• Overall walkaround. A walkaround to check that nothing crazy happened during the trailering process, etc, will help catch any random issues that could arise. You never know what can happen when trailering your boat. One time we hit an object on the road when trailering and it shot from the truck tire into the side of the boat. Never assume your boat is sea worthy without doing your walk around!¬†
  • Radio/Cell Phone Check. Confirm your VHF Radio and cell phone is working. Hopefully you don't need them, but turning them on and confirming the cold didn't kill them is always a good idea. Cell phones don't always have signal when miles out on the big water, so having a VHF Radio is always a good idea.
  • Safety Gear. Double check that all safety gear is on the boat and nothing is left in the truck. It's easy to forget stuff. This time of year, just take some extra time and precaution in making sure you have all safety gear on board.¬†
  • General Gear. There are some extra items you can take with you on the boat during the cold water months that can add peace of mind and serve a purpose in case of emergency.
    • Change of clothes
    • Handwarmers
    • Emergency blanket ( Space blanket )
    • Extra warm, dry outerwear. Layering is best.¬†
    • Extra hats and gloves
  • Check the gas gauge. It sounds crazy, but we know people who have ran out of gas on the water. Don't go out on big water if your fuel level is questionable. You have to always account for the fuel that might be needed in the event of an emergency situation. Running out of gas miles out would not only be embarrassing, it could be the start to a disastrous situation.¬†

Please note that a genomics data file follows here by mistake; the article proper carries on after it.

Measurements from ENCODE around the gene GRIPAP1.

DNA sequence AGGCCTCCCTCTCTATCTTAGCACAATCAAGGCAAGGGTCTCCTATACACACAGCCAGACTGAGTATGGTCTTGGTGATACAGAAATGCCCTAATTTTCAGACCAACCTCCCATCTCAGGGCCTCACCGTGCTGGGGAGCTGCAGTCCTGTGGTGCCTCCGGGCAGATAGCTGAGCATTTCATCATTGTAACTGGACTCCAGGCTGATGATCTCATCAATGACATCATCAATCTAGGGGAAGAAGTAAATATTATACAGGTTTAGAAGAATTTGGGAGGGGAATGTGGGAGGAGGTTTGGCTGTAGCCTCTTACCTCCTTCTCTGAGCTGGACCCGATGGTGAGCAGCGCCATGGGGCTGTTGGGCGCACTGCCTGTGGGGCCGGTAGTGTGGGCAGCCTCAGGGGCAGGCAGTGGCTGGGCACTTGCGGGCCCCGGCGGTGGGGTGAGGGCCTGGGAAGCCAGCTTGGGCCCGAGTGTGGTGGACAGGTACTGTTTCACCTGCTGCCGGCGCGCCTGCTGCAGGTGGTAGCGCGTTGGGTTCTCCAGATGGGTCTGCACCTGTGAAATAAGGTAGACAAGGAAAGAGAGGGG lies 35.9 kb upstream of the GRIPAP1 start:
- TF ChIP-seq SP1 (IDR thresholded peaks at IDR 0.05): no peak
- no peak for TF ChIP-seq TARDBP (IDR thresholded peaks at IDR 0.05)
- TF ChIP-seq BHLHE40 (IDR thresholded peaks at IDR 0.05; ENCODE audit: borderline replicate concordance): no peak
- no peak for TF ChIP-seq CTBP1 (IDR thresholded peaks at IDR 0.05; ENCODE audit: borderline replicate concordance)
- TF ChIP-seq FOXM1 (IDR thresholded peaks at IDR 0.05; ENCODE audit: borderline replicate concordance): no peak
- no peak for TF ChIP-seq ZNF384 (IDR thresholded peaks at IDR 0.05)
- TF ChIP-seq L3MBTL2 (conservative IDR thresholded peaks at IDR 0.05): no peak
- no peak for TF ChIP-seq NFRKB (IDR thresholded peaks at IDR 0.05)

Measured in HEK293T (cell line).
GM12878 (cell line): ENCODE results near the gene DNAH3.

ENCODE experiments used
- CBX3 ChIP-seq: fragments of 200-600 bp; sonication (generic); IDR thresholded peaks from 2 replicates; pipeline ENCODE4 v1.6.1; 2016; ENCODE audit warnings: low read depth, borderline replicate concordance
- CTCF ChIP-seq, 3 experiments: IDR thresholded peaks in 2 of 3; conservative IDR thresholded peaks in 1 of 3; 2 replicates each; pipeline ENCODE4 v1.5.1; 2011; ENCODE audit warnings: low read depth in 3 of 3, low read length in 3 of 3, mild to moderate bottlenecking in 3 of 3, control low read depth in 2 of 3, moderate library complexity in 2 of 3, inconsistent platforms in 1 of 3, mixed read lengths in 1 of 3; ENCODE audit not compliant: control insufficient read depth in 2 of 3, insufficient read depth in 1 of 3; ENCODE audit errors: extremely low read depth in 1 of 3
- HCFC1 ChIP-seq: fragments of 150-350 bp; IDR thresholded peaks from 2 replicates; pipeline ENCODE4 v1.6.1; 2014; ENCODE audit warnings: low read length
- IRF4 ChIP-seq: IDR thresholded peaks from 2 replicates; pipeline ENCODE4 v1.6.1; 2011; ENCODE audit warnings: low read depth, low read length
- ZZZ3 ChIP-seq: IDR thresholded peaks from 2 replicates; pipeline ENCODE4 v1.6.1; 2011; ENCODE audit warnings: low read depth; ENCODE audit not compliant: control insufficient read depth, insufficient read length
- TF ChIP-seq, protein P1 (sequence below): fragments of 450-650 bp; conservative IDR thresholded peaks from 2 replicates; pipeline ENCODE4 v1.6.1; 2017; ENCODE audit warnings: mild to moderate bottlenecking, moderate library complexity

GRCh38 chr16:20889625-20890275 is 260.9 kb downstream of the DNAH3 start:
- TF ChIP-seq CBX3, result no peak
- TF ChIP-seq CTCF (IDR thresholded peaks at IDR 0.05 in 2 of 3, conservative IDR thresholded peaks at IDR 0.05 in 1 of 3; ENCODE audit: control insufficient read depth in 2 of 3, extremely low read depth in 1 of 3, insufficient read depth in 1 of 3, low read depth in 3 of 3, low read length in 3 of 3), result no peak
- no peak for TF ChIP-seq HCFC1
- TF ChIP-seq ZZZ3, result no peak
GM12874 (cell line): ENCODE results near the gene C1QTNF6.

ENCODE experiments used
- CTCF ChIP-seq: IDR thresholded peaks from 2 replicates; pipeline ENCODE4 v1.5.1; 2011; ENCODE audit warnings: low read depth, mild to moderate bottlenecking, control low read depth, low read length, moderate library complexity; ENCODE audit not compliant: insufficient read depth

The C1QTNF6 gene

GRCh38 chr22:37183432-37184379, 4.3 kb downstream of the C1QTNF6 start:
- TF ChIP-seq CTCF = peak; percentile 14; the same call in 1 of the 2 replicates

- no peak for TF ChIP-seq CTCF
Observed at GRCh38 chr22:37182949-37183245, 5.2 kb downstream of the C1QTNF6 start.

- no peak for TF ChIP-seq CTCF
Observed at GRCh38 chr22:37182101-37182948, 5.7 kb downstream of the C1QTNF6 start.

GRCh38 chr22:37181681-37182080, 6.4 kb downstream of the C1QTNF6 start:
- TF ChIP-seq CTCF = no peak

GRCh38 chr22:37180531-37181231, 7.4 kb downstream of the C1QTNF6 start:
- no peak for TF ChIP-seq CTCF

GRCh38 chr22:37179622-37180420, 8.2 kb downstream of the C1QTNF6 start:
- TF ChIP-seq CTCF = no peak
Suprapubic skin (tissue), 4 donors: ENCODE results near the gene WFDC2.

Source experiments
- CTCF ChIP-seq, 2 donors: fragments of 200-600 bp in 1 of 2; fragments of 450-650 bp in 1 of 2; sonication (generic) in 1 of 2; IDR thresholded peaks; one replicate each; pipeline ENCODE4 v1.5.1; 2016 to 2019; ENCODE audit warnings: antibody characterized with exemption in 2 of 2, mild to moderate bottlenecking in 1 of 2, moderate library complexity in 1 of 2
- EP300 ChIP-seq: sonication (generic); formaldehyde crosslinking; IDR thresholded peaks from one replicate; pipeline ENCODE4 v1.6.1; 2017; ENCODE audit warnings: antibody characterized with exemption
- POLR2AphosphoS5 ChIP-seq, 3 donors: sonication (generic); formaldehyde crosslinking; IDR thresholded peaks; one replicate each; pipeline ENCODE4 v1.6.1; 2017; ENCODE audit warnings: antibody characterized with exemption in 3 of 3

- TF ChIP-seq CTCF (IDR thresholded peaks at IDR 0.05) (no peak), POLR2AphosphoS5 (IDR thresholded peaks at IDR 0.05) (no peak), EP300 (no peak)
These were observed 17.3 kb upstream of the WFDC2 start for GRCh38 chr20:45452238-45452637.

• Jumper cables or jump pack. Cold weather drains batteries fast. Many starting batteries that are on their last legs are exposed during cold weather. Keeping a set of jumper cables on board or a jump pack will help make sure you can get back to the dock, in the event you have a dead battery situation.

Lake Erie Walleye Captain Mike Downey braving the spring cold water temps. Photo courtesy of Relentless Grind Guide Service. 

    Preventing a man overboard situation

    It shall be assumed that everyone shares the same common goal when fishing this time of the year. Catch big fish, be safe and don't fall overboard! With that in mind, there are some precautions that can be taken in the event you are ever faced with this type of incident.

    • Travel at safe speeds when covering water. Underwater obstructions and floating debris can be very difficult to see, especially with a chop on the water or large, rolling waves. Keep an eye out when underway and understand the risks that are out there floating around us. It's also a great idea to keep the life jackets on when underway.¬†